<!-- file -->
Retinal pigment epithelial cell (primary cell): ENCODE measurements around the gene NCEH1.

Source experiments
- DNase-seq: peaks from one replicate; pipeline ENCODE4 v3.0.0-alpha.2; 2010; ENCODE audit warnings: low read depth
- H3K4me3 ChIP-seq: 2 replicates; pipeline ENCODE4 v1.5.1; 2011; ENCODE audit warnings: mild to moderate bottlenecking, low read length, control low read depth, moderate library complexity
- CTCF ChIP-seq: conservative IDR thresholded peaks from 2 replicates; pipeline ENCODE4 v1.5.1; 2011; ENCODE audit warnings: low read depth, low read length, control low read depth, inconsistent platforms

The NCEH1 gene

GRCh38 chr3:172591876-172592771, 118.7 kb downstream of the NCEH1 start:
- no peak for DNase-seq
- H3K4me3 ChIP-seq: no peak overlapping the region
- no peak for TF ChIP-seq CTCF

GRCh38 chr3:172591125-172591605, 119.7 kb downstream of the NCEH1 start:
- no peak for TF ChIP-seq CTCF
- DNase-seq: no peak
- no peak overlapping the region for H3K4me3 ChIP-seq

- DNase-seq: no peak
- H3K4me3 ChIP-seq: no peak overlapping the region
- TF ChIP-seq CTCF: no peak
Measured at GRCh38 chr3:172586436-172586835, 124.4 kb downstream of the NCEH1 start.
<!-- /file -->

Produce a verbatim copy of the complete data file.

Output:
Retinal pigment epithelial cell (primary cell): ENCODE measurements around the gene NCEH1.

Source experiments
- DNase-seq: peaks from one replicate; pipeline ENCODE4 v3.0.0-alpha.2; 2010; ENCODE audit warnings: low read depth
- H3K4me3 ChIP-seq: 2 replicates; pipeline ENCODE4 v1.5.1; 2011; ENCODE audit warnings: mild to moderate bottlenecking, low read length, control low read depth, moderate library complexity
- CTCF ChIP-seq: conservative IDR thresholded peaks from 2 replicates; pipeline ENCODE4 v1.5.1; 2011; ENCODE audit warnings: low read depth, low read length, control low read depth, inconsistent platforms

The NCEH1 gene

GRCh38 chr3:172591876-172592771, 118.7 kb downstream of the NCEH1 start:
- no peak for DNase-seq
- H3K4me3 ChIP-seq: no peak overlapping the region
- no peak for TF ChIP-seq CTCF

GRCh38 chr3:172591125-172591605, 119.7 kb downstream of the NCEH1 start:
- no peak for TF ChIP-seq CTCF
- DNase-seq: no peak
- no peak overlapping the region for H3K4me3 ChIP-seq

- DNase-seq: no peak
- H3K4me3 ChIP-seq: no peak overlapping the region
- TF ChIP-seq CTCF: no peak
Measured at GRCh38 chr3:172586436-172586835, 124.4 kb downstream of the NCEH1 start.